301 High St Middletown CT United States 06459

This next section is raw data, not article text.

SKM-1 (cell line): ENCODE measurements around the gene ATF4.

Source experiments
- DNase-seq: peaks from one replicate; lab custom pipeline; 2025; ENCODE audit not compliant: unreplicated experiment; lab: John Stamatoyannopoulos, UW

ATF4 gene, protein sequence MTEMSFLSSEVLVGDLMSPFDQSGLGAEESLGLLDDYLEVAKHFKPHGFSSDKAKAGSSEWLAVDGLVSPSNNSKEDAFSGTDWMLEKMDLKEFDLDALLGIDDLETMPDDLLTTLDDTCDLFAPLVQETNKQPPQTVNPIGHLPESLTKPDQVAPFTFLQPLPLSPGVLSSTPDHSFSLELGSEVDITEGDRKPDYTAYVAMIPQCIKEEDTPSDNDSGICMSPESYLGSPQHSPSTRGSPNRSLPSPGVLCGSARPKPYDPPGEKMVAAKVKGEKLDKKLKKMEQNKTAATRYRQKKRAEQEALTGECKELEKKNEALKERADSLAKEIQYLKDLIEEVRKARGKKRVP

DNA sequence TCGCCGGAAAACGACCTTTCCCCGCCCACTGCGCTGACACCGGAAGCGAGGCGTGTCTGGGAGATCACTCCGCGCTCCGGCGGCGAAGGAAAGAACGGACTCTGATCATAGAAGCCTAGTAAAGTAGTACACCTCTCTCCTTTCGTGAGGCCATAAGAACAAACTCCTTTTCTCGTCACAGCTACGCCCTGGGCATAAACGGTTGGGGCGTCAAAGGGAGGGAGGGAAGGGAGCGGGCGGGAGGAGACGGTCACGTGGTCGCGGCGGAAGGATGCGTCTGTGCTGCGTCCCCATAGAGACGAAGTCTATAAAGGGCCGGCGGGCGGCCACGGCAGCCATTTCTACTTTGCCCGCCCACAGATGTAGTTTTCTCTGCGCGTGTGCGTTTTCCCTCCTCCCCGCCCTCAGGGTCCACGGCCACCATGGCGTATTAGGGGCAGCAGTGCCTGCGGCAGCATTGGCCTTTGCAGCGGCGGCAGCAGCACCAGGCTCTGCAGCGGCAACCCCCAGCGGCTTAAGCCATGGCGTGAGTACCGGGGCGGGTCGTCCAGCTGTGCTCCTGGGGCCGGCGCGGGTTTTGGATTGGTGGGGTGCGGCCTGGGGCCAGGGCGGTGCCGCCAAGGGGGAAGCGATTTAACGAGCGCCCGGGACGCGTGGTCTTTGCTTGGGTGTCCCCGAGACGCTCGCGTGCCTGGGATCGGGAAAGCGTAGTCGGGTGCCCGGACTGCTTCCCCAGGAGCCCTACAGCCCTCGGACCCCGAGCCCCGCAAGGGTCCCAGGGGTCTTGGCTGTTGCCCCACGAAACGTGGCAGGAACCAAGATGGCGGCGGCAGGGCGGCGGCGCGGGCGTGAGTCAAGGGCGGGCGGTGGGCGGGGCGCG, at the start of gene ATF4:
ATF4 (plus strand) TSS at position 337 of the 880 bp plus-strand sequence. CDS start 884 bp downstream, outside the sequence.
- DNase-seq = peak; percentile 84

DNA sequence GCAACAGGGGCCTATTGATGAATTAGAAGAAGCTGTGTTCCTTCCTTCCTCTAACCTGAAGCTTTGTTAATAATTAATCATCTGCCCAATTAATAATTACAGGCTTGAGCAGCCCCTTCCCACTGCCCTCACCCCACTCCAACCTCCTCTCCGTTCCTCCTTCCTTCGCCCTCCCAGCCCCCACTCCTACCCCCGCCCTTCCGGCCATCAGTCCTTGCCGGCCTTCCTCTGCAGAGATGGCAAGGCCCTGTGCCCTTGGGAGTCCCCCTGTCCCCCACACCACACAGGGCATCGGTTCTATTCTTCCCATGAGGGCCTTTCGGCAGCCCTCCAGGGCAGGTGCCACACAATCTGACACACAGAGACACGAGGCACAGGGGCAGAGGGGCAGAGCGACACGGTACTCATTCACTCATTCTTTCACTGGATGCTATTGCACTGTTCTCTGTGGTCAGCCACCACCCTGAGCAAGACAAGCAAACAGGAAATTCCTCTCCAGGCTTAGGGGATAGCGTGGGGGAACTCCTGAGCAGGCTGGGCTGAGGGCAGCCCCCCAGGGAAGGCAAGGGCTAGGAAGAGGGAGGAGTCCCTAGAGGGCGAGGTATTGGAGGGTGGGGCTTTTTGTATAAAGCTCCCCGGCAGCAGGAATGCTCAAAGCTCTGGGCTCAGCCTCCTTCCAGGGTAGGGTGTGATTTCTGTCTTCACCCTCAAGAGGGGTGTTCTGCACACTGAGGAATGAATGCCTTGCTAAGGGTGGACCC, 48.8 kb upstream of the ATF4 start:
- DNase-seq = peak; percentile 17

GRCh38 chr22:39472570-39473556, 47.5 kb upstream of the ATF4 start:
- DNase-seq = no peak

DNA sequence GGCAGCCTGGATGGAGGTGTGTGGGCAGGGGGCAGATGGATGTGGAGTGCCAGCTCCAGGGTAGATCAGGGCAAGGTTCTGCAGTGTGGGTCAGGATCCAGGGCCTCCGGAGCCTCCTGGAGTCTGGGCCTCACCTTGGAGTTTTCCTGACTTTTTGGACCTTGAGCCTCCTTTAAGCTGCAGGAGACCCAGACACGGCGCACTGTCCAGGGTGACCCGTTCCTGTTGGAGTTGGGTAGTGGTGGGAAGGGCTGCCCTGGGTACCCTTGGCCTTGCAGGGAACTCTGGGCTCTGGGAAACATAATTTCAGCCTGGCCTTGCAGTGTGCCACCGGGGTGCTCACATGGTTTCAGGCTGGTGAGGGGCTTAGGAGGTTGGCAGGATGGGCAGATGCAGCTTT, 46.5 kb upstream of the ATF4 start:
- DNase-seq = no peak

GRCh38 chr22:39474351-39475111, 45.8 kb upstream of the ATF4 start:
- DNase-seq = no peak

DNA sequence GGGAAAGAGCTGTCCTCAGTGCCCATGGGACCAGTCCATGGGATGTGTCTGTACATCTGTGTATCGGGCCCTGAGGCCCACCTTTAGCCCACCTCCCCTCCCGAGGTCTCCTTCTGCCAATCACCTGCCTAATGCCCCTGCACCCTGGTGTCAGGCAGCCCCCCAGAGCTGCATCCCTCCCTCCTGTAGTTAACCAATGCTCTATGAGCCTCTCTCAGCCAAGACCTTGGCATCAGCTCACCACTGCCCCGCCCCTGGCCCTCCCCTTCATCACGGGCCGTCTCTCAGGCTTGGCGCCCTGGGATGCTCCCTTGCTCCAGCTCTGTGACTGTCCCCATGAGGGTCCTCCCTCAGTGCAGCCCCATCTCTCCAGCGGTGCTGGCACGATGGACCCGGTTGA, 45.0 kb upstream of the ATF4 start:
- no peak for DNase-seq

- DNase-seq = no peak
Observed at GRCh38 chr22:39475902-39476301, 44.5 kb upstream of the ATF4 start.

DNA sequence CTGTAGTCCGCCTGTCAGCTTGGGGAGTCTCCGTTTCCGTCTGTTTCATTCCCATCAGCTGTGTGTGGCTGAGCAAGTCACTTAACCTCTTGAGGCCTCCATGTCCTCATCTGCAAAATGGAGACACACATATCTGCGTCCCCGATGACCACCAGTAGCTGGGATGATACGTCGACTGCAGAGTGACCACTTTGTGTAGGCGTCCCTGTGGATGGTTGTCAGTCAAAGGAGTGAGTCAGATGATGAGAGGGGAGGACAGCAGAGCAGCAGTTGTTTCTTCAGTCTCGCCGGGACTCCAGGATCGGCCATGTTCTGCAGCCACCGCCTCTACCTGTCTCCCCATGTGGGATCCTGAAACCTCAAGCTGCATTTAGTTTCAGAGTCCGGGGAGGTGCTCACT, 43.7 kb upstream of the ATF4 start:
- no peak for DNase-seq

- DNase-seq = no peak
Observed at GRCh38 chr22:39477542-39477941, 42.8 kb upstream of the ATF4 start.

Richard Alsop IV House, also known as Alsop House, is a historic home in Middletown, Connecticut. It was designated a U.S. National Historic Landmark on January 16, 2009.Relationship to its surroundingsThis stately mansion faces east towards the Connecticut River from the west side of High Street opposite the intersection of Court Street. It is set back from the street atop a rise. A high iron fence borders the property along High Street. This house makes an important contribution to the elegance and high style which characterized High Street as the preferred residential area in nineteenth-century Middletown.SignificanceThe Alsop house was built in 1838–1839 by Richard Alsop IV for his twice-widowed mother, Mrs. Maria (Alsop) Dana. The short-lived architectural firm formed by Landra Beach Platt and Francis Benne who worked together in New Haven under the tutelage of Sidney Mason Stone was evidently responsible for the design, although it is possible that they drew their inspiration from Ithiel Town's own home in New Haven, which may account for the similarities of the two structures as well as for a former attribution of the Alsop House to Town himself. (Stone's possible contributions have yet to be explored.) The well-known Middletown builders, Barzllai Sage and Isaac W. Baldwin, performed the masonry and carpentry work, respectively. The house remained in the hands of Alsop family until its acquisition in 1948 by Wesleyan University.This house is significant architecturally for its transitional Greek-Tuscan Italianate appearance. The cubical, two-story, central block with overhanging eaves is flanked by colonnaded -story wings. A swag-and-tassel design decorates the frieze of the central block, which also displays a veranda supported by delicate ironwork and surmounted by an intricate balustrade.